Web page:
Subscribe to our free, weekly email newsletter!


AAR reports mixed volumes for week ending February 23


March 01, 2013

The Association of American Railroads (AAR) reported this week that carload and intermodal volumes were once again mixed for the week ending February 23. 

Carload volume—at 278,059—was down 1.2 percent annually and slightly below the week ending February 16 at 278,596 and the week ending February 9 at 273,369.

Intermodal volume—at 238,083 containers and trailers—was up 11 percent annually and below the weeks ending February 16 and February 9 at 251,078 and 244,679, respectively.

Total weekly traffic for carloads and intermodal units—at 516,142—was up 4.1 percent annually.

The AAR recently changed how it reports weekly commodity loadings. Its former process was comprised of 20 distinct commodity groups, which have now been grouped together.

The new commodity categories are: chemicals; coal; farm and food products, excluding grain (which includes farm products, excluding grain, grain mill products and food & kindred products); forest products; grain; metallic ores and metals (which also includes metallic ores, coke, metals & products, iron & steel scrap); motor vehicles and parts (which also includes motor vehicles and equipment); nonmetallic minerals and products (which also includes crushed stone, sand, and gravel; nonmetallic minerals; stone, clay & glass products); petroleum and petroleum products); and other (which includes waste and nonferrous scrap and all other carloads).

For the week ending February 23, four of the ten commodity groups showed gains, including petroleum products up 66.4 percent. Grain was down 17.3 percent.

On a year-to-date basis, carloads are down 4.6 percent at 2,169,628 and intermodal is up 7.3 percent at 1,902,470 containers and trailers.

Subscribe to Logistics Management magazine

Subscribe today. It's FREE!
Get timely insider information that you can use to better manage your
entire logistics operation.
Start your FREE subscription today!

Recent Entries

The 'Internet of Things' or IoT is a term that has rapidly taken center stage in business and consumer technology circles, with tremendous amounts of hype in both. Don't be distracted if some of the hypothetical consumer examples of the IoT seem far-fetched; the trend has serious implications for businesses. This complimentary whitepaper takes a look at some of the opportunities afforded by the Internet of Business Things.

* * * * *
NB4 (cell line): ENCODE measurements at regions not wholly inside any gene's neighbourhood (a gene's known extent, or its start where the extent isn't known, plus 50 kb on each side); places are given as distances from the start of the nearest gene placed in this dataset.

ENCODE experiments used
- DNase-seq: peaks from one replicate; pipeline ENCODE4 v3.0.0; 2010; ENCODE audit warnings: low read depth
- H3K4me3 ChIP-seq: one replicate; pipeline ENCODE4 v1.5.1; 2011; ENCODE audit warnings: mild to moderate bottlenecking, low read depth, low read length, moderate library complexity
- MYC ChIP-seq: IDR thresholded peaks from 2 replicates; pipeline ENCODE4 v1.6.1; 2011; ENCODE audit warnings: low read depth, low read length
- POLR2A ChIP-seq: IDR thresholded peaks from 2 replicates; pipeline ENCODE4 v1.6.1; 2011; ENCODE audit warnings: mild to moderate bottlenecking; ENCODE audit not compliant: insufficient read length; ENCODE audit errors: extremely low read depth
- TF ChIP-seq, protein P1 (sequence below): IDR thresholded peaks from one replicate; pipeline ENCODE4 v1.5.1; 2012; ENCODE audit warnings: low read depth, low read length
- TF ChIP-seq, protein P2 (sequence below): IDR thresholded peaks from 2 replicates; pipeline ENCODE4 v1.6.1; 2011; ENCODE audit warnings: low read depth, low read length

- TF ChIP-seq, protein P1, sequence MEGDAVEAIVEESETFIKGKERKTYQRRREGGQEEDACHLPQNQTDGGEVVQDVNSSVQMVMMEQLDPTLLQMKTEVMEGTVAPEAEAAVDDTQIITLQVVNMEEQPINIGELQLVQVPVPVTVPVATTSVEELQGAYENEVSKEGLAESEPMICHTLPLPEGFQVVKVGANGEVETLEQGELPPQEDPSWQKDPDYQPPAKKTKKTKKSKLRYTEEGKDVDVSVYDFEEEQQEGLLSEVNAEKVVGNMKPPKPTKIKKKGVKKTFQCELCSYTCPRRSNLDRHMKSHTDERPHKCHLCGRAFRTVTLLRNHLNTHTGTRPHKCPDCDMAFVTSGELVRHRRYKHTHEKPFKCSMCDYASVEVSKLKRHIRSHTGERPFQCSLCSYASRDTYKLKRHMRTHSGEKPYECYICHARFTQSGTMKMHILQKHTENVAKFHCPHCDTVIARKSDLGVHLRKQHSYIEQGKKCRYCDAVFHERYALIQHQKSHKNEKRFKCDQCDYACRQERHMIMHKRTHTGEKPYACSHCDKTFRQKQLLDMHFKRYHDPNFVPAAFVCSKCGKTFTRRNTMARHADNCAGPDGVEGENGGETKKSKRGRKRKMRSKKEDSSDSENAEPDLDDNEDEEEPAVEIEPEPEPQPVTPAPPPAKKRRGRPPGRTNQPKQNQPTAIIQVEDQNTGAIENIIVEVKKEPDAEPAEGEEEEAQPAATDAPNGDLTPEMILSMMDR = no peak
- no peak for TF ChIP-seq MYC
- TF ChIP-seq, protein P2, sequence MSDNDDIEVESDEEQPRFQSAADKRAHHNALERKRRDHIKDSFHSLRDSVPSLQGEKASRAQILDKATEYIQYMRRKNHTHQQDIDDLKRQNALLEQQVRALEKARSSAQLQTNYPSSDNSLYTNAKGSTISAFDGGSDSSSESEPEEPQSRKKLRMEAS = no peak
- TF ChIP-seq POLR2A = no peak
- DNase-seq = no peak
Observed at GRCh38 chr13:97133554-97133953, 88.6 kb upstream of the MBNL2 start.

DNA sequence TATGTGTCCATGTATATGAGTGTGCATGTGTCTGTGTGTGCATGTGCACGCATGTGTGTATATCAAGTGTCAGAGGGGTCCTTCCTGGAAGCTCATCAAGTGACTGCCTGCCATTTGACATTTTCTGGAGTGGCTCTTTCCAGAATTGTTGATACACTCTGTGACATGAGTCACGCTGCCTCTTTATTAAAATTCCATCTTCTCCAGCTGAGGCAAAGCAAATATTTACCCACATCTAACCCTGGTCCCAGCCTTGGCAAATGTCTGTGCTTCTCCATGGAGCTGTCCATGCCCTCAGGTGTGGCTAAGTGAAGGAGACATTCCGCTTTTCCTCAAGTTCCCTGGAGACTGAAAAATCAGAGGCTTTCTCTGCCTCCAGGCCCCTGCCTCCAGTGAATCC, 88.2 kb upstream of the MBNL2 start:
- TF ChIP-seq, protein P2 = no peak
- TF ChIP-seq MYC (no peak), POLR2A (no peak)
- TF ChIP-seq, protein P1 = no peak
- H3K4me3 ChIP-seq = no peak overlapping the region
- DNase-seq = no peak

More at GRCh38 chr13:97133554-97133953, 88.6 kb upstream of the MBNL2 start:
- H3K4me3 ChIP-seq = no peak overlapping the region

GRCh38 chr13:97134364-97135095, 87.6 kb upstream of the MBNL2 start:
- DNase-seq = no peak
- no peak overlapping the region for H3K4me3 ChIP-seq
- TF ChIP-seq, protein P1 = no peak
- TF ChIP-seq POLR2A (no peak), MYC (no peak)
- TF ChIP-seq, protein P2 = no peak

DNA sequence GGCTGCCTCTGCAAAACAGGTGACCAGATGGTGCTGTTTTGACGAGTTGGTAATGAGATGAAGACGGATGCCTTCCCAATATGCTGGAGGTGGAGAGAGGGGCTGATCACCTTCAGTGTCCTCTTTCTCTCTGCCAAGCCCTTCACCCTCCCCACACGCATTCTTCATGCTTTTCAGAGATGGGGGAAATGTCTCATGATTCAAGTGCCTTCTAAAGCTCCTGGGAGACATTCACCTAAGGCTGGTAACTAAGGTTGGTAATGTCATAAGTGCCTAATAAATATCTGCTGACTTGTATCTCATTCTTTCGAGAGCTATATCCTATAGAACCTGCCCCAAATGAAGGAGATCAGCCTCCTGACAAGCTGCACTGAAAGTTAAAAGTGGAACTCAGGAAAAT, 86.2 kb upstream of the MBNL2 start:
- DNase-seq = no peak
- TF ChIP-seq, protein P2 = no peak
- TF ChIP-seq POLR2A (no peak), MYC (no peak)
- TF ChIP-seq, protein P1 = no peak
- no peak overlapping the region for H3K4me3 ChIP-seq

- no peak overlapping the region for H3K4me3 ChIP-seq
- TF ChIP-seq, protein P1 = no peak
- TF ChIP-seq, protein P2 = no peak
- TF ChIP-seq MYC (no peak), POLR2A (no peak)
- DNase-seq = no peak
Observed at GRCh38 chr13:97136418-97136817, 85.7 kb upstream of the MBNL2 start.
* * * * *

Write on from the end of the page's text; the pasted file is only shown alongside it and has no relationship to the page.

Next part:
Of special interest to readers of Logistics Management will be “Americas Update,” which will look into the future of the market in the Americas and assess how firms will be able to favorably position themselves to compete and win market share.

After 20 years, two congressional mandates and countless lawsuits and lobbying efforts, safety advocates and the Teamsters union still say there are too many inexperienced rookie truck drivers hitting the road without sufficient behind-the-wheel training.

Congested U.S. port terminals, harbor and over-the-road truck and driver shortages, slower trains and longer rail terminal dwell times due to increased domestic rates have not only disrupted service but also driven intermodal rates and cargo handling costs up sharply.

Southern California shippers are getting a break on container dwell expenses for the next ten days as the Port of Long Beach announced that it had added an extra three days to the time that overseas import containers can remain on the docks without charge.

Article Topics

News · Rail Freight · AAR · All topics

Comments

Post a comment
Commenting is not available in this channel entry.


© Copyright 2013 Peerless Media LLC, a division of EH Publishing, Inc • 111 Speen Street, Ste 200, Framingham, MA 01701 USA